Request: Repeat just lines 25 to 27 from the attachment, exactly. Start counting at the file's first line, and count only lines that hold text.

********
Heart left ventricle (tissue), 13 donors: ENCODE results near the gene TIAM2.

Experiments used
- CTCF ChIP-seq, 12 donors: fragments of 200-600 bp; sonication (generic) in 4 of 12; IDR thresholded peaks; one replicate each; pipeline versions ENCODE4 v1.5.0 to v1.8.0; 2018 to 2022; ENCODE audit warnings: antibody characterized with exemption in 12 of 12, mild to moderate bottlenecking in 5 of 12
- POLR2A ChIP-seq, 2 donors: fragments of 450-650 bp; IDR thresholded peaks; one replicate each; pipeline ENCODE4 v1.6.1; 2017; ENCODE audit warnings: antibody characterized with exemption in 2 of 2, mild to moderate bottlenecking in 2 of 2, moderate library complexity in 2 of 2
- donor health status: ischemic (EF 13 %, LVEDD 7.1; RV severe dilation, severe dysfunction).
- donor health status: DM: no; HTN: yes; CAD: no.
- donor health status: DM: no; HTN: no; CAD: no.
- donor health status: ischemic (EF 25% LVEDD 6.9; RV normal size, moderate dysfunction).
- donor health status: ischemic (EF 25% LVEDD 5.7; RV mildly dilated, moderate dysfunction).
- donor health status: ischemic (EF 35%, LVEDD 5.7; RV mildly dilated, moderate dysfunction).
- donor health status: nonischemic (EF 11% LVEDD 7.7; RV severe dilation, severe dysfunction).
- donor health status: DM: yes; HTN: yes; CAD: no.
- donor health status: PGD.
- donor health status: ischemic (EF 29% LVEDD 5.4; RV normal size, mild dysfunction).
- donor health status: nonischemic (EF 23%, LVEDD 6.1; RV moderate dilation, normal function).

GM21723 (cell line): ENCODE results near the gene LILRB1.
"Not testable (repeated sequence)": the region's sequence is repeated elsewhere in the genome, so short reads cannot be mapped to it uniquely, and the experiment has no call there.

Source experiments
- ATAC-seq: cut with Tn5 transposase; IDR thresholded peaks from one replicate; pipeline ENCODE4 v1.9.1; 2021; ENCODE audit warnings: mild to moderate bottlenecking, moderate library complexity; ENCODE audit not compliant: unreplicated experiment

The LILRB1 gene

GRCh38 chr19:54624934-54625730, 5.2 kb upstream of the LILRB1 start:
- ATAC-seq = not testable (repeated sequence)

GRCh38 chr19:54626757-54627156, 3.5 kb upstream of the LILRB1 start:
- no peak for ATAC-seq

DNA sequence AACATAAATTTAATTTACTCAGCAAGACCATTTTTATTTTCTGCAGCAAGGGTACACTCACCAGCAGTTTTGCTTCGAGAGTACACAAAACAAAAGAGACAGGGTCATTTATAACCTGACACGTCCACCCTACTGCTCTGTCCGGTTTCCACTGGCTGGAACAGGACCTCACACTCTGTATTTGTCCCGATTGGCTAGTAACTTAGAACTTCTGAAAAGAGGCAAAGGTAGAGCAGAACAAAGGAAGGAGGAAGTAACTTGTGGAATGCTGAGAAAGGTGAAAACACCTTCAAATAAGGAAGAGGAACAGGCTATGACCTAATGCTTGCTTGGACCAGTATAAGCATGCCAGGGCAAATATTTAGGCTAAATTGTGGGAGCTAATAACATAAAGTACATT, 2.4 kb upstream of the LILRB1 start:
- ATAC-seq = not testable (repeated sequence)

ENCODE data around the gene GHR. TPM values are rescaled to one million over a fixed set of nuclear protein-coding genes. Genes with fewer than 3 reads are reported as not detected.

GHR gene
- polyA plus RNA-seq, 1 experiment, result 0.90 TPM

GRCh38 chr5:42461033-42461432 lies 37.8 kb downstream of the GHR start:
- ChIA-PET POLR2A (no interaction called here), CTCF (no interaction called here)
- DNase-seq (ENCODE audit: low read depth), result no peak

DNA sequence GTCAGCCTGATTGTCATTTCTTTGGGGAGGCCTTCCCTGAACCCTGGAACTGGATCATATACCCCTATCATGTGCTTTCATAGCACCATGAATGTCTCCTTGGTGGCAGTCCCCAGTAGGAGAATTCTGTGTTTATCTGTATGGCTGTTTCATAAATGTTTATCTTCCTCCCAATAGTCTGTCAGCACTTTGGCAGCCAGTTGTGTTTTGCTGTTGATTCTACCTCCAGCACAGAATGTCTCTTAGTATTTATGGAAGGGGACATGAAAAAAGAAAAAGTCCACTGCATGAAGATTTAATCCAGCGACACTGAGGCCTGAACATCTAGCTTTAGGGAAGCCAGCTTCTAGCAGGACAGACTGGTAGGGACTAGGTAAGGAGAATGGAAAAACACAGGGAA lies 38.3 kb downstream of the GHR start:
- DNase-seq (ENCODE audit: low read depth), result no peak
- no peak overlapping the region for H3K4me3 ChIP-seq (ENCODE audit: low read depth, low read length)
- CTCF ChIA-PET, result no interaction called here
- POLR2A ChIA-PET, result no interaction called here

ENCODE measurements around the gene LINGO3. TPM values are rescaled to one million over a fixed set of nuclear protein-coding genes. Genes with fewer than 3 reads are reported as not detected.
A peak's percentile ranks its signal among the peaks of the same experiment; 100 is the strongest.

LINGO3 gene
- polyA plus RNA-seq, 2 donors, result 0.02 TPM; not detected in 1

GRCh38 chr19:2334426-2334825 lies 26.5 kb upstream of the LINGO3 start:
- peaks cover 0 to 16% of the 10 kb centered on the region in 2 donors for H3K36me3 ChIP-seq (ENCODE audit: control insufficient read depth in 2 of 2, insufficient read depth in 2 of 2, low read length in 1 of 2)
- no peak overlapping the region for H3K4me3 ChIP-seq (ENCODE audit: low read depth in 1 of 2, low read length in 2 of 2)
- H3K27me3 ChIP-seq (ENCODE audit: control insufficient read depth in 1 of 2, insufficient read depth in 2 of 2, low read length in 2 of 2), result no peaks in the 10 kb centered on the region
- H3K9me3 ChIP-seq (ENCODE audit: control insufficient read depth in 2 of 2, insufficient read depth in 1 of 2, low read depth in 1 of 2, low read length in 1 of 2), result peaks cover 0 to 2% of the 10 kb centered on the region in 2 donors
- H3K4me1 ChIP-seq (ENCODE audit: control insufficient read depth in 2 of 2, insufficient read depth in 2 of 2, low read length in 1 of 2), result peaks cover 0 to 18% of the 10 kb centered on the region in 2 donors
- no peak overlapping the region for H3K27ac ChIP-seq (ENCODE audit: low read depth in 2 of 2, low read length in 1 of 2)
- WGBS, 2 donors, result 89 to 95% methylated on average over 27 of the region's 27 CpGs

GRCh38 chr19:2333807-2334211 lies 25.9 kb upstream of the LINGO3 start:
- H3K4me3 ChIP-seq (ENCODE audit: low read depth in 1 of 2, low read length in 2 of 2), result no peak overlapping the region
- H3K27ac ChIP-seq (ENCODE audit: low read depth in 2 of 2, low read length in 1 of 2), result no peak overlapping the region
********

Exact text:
DNA sequence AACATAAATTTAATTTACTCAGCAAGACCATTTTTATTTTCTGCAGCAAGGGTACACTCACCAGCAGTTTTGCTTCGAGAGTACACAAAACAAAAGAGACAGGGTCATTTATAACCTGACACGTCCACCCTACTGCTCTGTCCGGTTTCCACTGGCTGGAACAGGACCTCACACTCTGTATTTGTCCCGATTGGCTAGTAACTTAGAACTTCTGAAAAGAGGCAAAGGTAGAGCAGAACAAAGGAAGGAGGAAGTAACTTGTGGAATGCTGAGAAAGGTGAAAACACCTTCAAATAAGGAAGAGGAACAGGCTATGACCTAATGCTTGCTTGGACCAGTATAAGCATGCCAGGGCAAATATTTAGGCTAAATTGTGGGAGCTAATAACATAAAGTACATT, 2.4 kb upstream of the LILRB1 start:
- ATAC-seq = not testable (repeated sequence)

ENCODE data around the gene GHR. TPM values are rescaled to one million over a fixed set of nuclear protein-coding genes. Genes with fewer than 3 reads are reported as not detected.